Shaking Hands with the Latest FTC Guides Concerning the Use of Endorsements and Testimonials

The Federal Trade Commission announced today that it has revised the FTC’s Guides Concerning the Use of Endorsements and Testimonials in Advertising, also known as "truth-in-advertising" rules.  These Guides address endorsements by consumers, experts, organizations, and celebrities, as well as the disclosure of connections between advertisers and endorsers.

Mashable reports FTC to Fine Bloggers Up to $11,000 for Not Disclosing Payments and adds FTC: Blogger Freebies May Be Ad Fraud.

In anticipation of the FTC's revisions, and to protect our readers and clients, we consulted legal counsel and instituted Handshake Media, Incorporated’s Social Media Authenticity Policy – Guides Concerning Use of Endorsements and Testimonials in August, 2009.  At the time, we expressed our philosophy on social media authenticity and wrote, "…we intend to exceed, not just meet, expectations generated by the FTC's Guides revisions."  Handshake Media, Incorporated is the parent company of Handshake 2.0.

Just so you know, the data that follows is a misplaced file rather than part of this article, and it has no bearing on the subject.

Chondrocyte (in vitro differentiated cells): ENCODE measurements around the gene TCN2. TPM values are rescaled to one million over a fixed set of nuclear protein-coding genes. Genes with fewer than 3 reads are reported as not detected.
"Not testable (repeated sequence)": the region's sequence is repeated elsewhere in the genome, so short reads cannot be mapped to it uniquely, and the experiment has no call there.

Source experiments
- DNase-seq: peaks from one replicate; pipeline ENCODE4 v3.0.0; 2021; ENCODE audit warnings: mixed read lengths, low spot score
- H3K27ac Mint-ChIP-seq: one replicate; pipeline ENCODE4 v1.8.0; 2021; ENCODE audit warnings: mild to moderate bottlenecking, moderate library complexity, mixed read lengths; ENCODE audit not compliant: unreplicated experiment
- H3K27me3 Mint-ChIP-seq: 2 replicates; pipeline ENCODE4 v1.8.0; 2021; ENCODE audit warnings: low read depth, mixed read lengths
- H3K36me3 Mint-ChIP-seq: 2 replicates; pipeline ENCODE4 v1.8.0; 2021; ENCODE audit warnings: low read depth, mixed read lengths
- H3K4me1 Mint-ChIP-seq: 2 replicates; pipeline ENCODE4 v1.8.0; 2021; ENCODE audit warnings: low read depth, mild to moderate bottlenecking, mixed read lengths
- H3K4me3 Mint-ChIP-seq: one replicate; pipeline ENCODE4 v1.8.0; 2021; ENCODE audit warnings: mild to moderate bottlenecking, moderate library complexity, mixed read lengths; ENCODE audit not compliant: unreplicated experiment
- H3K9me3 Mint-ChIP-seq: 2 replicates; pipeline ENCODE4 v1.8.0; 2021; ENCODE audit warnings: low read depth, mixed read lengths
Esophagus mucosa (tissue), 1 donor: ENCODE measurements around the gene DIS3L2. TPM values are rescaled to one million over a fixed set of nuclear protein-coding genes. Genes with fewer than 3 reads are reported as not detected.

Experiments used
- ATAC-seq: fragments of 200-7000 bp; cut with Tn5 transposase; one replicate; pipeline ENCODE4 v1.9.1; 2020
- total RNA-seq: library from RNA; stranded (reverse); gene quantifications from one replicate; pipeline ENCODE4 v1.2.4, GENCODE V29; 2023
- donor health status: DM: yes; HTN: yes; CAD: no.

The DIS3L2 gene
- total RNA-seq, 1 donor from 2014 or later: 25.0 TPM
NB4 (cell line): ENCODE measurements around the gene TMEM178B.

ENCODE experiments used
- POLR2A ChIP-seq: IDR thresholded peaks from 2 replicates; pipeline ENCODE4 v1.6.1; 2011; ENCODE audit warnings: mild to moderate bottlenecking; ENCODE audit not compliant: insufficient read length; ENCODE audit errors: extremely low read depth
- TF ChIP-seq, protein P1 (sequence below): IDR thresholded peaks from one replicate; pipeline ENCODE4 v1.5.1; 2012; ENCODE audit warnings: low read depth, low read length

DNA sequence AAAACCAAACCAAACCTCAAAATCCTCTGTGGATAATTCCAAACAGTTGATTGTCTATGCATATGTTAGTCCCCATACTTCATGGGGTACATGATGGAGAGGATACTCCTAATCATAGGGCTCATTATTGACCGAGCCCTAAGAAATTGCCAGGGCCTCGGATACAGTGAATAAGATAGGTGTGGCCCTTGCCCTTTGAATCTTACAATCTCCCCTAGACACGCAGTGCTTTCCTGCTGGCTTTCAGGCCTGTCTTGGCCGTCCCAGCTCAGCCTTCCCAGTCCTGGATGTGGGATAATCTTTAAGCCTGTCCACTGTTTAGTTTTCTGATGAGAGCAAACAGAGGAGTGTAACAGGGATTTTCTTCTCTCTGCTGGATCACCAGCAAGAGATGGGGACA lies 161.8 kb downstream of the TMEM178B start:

Mark Schaefer, author of the blog {grow}, posited in The World's First "Authenticity Policy"?, with regard to Handshake Media's social media authenticity policy, "As far as I know, this is the first published, legally-validated 'authenticity policy.'"

The FTC's announcement states, "The Federal Trade Commission works for consumers to prevent fraudulent, deceptive, and unfair business practices."

Good business and a sound economy depend on fair business practices.  To continue to exceed, not just meet, the FTC's Guides, we will continue to our authentic best by our readers and clients.


For always sharing the latest news, thank you very much to Z. Kelly Queijo and Robert Geller.

Added 10/6/09:  Thanks to Chad Ratliff for the link to FTC's new rules tilt against bloggers from BusinessWeek.

Ink Slog - Mentor
Populating the Top of the Sales Funnel Through Social Media

Speak Your Mind